AJAX and Yaws

Samuel Montgomery-Blinn sam@REDACTED
Fri Jan 20 23:38:30 CET 2006

On the one hand, it could be nice to write Erlang and have this exported 
to the user as JavaScript code. This is the approach that Uncommon Web 
uses, with Lisp. A colleague of mine uses the UCW platform 
(http://common-lisp.net/project/ucw/), and instead of expressing 
JavaScript, he can write:

     (defun toggle-display (id)
       (let ((element (document.get-element-by-id id)))
	 (with-slots (display) (slot-value element 'style)
	   (setf display (if (= display "none")
	 (let ((formname (+ id "-form"))
	       (textname (+ id "-text")))

As for me, I would express reservations on whether such a library is as 
useful as it might seem. It may save you (on its face) from having to 
write JavaScript functions, and being able to simply write Lisp, but in 
the end when you are debugging your functions, you will need the 
JavaScript skills anyway; only with such a library you would have to 
translate the resulting error back into the origin language (Lisp, 
Erlang, etc). In the PHP (and other similar languages) world there is a 
fairly nice library called SAJAX (http://www.modernmethod.com/sajax/). 
But again, the benefits of these libraries (perhaps rapid generation or 
prototype work, simplicity from the original author perspective) do 
generally have drawbacks in completeness. For example, to duplicate the 
logic of GMail keyboard keys, writing a javascript function in 
javascript was fairly straight-forward, but to do it in Erlang and have 
it translated into Javascript, hoping that the translation is as you 
intended it, and then debugging when perhaps the generated script is not 
correct... it seems it would be simpler to use the domain language 
(JavaScript) than Erlang. There are large libraries of Javascript code,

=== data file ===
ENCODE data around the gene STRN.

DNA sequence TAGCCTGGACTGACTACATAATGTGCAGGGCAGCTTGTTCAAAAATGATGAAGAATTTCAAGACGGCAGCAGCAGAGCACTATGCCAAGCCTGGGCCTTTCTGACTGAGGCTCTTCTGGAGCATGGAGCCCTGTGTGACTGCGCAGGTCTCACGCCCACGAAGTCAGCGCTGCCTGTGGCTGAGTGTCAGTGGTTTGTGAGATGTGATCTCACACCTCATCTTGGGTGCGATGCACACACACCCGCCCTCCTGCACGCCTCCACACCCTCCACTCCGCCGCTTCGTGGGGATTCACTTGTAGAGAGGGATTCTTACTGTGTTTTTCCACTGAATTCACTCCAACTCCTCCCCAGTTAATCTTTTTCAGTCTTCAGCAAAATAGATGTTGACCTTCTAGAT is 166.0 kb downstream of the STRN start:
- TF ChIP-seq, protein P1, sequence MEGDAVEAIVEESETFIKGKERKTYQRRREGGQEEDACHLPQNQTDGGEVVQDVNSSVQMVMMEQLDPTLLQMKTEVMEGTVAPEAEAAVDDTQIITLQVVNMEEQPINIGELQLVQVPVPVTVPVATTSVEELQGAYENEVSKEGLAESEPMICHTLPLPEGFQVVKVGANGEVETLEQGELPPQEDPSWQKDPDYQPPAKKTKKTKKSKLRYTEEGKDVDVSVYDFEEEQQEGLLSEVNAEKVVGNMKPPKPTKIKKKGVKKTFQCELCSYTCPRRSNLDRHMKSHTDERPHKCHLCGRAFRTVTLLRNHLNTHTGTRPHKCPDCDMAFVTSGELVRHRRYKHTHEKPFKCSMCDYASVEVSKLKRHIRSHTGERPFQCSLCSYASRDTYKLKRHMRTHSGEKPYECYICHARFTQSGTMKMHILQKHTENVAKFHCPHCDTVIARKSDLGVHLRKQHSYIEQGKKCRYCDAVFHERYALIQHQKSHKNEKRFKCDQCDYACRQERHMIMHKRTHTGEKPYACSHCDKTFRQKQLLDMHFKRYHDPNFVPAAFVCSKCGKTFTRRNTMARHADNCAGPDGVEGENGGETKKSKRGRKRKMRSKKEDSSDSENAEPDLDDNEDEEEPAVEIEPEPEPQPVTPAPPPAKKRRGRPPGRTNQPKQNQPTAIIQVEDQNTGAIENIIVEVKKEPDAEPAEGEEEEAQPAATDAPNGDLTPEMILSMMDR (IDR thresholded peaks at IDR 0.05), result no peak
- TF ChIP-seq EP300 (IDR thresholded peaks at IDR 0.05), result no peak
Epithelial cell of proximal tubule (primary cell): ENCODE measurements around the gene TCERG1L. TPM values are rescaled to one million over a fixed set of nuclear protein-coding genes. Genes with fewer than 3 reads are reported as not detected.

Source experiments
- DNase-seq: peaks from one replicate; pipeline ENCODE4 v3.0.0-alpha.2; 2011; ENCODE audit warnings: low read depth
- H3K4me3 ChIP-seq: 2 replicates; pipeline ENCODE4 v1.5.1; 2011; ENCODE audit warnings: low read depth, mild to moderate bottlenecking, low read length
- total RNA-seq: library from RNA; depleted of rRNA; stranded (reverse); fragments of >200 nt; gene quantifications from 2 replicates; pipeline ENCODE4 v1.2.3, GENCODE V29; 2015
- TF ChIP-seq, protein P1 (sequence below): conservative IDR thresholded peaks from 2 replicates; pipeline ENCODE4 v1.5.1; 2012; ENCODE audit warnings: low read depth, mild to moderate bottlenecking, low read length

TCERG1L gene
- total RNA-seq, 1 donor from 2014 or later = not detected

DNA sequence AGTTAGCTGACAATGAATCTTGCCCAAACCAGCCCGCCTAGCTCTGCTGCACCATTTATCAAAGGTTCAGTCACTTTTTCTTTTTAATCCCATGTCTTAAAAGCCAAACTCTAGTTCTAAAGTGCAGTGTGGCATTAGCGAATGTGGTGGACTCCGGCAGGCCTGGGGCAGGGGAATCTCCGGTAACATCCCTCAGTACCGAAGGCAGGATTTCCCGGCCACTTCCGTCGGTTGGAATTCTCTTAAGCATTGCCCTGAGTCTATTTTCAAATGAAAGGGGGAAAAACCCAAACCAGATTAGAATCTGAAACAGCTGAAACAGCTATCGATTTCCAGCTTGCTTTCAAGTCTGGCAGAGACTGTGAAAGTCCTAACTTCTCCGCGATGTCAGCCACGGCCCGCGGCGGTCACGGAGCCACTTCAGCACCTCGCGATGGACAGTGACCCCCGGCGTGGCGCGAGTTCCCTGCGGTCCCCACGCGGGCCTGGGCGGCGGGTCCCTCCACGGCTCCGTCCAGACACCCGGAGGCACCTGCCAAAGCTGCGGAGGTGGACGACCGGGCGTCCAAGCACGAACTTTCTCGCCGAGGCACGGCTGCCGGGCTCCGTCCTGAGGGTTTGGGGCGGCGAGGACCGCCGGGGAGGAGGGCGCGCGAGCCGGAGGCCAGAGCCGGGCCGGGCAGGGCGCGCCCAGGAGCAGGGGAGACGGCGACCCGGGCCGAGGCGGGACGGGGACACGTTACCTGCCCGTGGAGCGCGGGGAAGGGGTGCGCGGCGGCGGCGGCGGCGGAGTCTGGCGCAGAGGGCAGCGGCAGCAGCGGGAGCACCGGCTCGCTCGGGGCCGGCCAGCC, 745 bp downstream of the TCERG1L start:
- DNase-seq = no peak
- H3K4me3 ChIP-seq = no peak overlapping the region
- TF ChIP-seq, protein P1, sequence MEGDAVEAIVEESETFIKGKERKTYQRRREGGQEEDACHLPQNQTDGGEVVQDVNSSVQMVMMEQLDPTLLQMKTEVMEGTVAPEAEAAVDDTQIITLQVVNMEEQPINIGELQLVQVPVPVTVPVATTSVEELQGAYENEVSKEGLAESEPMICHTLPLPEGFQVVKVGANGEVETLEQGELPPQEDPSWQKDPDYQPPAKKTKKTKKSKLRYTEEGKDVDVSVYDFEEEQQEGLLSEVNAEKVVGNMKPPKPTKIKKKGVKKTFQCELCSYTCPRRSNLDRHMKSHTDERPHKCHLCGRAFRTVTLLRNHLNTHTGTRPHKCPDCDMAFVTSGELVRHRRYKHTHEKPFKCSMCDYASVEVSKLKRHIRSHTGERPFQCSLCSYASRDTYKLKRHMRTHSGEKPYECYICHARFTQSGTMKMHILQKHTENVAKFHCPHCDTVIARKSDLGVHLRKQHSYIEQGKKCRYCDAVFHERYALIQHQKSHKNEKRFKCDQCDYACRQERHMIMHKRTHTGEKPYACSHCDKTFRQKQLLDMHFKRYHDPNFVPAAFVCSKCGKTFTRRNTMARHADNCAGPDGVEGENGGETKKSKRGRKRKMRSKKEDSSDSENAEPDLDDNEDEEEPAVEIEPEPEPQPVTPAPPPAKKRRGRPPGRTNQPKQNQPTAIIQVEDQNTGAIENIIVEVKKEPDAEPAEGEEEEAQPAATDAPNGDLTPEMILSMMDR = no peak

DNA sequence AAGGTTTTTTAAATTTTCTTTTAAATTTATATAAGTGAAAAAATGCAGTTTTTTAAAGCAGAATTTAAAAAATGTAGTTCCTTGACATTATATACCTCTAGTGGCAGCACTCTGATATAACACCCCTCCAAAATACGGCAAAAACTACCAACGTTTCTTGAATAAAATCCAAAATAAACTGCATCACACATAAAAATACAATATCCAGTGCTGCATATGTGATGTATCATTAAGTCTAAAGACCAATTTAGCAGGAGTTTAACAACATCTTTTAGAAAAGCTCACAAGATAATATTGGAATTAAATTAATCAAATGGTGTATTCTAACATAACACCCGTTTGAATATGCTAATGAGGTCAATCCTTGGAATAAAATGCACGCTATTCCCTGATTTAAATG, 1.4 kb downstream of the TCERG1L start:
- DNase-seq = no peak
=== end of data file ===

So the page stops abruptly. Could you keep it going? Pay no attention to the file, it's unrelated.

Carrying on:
some of them even useful; documentation for Javascript interaction with 
the HTML DOM is verbose and widespread. Do we want to document all of 
the DOM again, this time for Erlang->Javascript->DOM?

That said, perhaps documenting an Erlang library would be as simple as 
declaring the Javascript that would result. But then to understand the 
documentation, you would already need to know Javascript, in which case 
you might as well write the script in Javascript anyway; this also lets 
you keep non-inline javascript (e.g. "mylib.js") and design your 
Javascript to be modular and re-usable for others, including those poor 
souls not using Erlang/Yaws.

As an example of how I current use Yaws/AJAX:

(somewhere in an ehtml clause...):
  {td, [], {input, [{type,checkbox},{onClick,"tdxToggleItem(this);"}],[]}},

The JavaScript function is defined in a library that is included in the 
HTML head section:
    <script language="JavaScript" type="text/javascript" 

Inside the JS library:
function tdxToggleItem(src) {
    // ...
    // send update
    // ...

Which eventually does the "AJAX" way of using an XMLHttpRequest object 
to communicate the action via queryvars to some other Yaws URI.

Being able to shortcut the whole process by saying, perhaps:
  {td, [], {input, [{type,checkbox},{onClick,{mylib:myfun(E) ...}],[]}},

That would be the interesting part, but one which would either require 
heavy configuration or native Yaws support for such a thing.


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